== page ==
Why journalists deserve low pay
The demise of the news business can be halted, but only if journalists commit to creating real value for consumers and become more involved in setting the course of their companies.
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Some news magazines have confronted the issue and are already changing and trying to provide unique news content. Newsweek has moved away from creating a compendium of events to a publication that explores the issues and implications of events and trends. US News & World Report has emphasized its consumer review and rankings activities.Skip to next paragraph
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Daily newspapers don't have quite as much leeway with content but they can emphasize uniqueness. The Boston Globe, for example, could become the national leader in education and health reporting because of the multitude of higher education and medical institutions in its coverage area. Not only would it make the paper more valuable to readers, but it could sell that coverage to other publications. Similarly, The Dallas Morning News could provide specialized coverage of oil and energy, The Des Moines Register could become the leader in agricultural news; and the Chicago Tribune in airline and aircraft coverage. Every paper will have to be the undisputed leader in terms of their quality and quantity of local news.
Finding the right formula of practice, functions, skills, and business model will not be easy, but the search must be undertaken.
It is not just a matter of embracing uses of new technologies. Journalists today are often urged to change practice to embrace crowd sourcing, to search specialty websites, social networks, blogs, and micro-blogs for story ideas, and to embrace in collaborative journalism with their audiences. Although all of these provide useful new ways to find information, access knowledge, and engage with readers, listeners, and viewers, the amount of value that they add and its monetization is highly debatable. The primary reason is that those who are most highly interested in that information and knowledge are able to harvest it themselves using increasingly common tools.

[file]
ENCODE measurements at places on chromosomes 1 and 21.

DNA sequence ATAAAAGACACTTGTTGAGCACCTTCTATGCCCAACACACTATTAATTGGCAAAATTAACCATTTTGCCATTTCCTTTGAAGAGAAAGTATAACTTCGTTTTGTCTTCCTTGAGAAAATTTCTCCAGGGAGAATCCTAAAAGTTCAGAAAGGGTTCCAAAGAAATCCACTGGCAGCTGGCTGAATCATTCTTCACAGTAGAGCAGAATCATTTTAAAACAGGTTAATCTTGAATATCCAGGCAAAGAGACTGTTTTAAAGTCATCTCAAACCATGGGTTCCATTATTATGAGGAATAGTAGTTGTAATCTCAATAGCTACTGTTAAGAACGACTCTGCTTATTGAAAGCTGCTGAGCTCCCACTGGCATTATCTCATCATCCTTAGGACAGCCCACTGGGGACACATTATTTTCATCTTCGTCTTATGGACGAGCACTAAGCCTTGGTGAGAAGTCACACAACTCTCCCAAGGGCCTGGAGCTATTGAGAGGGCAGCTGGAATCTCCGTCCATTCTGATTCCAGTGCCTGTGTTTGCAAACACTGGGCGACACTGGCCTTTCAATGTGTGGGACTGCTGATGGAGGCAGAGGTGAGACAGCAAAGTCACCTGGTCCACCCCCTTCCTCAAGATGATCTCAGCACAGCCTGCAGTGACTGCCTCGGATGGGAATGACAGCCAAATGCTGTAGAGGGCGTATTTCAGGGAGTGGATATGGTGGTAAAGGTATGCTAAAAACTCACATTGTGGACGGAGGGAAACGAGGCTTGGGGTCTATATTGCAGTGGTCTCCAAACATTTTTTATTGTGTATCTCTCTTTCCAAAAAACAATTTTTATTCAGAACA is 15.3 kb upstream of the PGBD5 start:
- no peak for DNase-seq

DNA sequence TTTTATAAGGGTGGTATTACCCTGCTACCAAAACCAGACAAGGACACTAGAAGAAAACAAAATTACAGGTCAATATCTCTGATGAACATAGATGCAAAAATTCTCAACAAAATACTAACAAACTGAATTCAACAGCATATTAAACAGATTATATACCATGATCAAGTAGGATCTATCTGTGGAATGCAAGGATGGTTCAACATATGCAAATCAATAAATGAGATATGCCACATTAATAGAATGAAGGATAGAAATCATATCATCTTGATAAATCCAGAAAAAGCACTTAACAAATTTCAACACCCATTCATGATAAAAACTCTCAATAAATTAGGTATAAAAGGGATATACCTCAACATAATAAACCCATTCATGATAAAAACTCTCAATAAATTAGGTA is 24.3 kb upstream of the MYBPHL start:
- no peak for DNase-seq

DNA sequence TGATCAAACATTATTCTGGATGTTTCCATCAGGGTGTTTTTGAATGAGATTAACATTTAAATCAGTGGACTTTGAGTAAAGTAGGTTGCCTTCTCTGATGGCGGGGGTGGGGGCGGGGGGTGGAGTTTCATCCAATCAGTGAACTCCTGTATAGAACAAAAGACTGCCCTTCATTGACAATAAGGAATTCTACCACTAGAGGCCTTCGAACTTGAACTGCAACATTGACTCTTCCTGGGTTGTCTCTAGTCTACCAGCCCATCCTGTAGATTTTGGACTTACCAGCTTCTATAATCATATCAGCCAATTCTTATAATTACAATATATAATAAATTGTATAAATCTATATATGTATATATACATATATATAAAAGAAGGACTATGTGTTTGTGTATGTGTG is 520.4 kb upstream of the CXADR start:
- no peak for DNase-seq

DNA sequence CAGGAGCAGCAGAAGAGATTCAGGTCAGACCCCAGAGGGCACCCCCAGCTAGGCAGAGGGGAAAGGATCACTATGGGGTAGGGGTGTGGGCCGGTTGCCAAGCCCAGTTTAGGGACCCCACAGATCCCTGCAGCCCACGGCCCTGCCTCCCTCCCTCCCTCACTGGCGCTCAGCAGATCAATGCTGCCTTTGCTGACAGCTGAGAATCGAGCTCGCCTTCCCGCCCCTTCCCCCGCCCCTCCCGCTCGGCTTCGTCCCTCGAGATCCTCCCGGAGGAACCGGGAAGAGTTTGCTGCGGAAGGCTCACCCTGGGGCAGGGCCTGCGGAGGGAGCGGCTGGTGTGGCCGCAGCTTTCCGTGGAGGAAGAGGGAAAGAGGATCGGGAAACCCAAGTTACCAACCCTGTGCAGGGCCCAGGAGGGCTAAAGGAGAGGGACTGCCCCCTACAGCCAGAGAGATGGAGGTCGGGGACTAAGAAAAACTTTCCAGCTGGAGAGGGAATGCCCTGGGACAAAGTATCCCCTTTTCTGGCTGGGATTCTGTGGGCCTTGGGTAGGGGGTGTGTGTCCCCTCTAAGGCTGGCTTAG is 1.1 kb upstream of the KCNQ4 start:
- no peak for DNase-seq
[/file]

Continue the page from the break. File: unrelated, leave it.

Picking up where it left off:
Finding the rights means to create and protect value will require collaboration throughout news enterprises. It is not something that journalists can leave to management. Journalists and managers alike will need to develop collaboration skills and create social relations that make it possible. Journalists will also need to acquire entrepreneurial and innovation skills that makes it possible for them to lead change rather than merely respond to it.
The demise of the news business can be halted, but only if journalists commit to creating value for consumers and become more involved in setting the course of their companies.
Robert G. Picard is a professor of media economics at Sweden's Jonkoping University, a visiting fellow at the Reuters Institute at Oxford University, and the author and editor of 23 books, including "The Economics and Financing of Media Companies." This essay is adapted from a lecture Professor Picard gave at Oxford. He blogs at http://themediabusiness.blogspot.com/